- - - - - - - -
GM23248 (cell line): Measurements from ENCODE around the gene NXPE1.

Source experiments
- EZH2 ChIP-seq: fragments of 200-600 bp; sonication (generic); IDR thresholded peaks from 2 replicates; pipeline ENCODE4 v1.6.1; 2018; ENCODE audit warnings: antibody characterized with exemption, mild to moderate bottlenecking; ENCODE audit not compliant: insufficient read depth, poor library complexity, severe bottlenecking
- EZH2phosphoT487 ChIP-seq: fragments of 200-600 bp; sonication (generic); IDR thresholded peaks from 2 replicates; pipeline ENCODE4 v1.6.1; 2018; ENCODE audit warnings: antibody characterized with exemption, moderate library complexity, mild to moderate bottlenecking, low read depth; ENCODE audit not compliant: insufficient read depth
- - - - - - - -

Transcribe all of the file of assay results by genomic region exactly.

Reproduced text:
GM23248 (cell line): Measurements from ENCODE around the gene NXPE1.

Source experiments
- EZH2 ChIP-seq: fragments of 200-600 bp; sonication (generic); IDR thresholded peaks from 2 replicates; pipeline ENCODE4 v1.6.1; 2018; ENCODE audit warnings: antibody characterized with exemption, mild to moderate bottlenecking; ENCODE audit not compliant: insufficient read depth, poor library complexity, severe bottlenecking
- EZH2phosphoT487 ChIP-seq: fragments of 200-600 bp; sonication (generic); IDR thresholded peaks from 2 replicates; pipeline ENCODE4 v1.6.1; 2018; ENCODE audit warnings: antibody characterized with exemption, moderate library complexity, mild to moderate bottlenecking, low read depth; ENCODE audit not compliant: insufficient read depth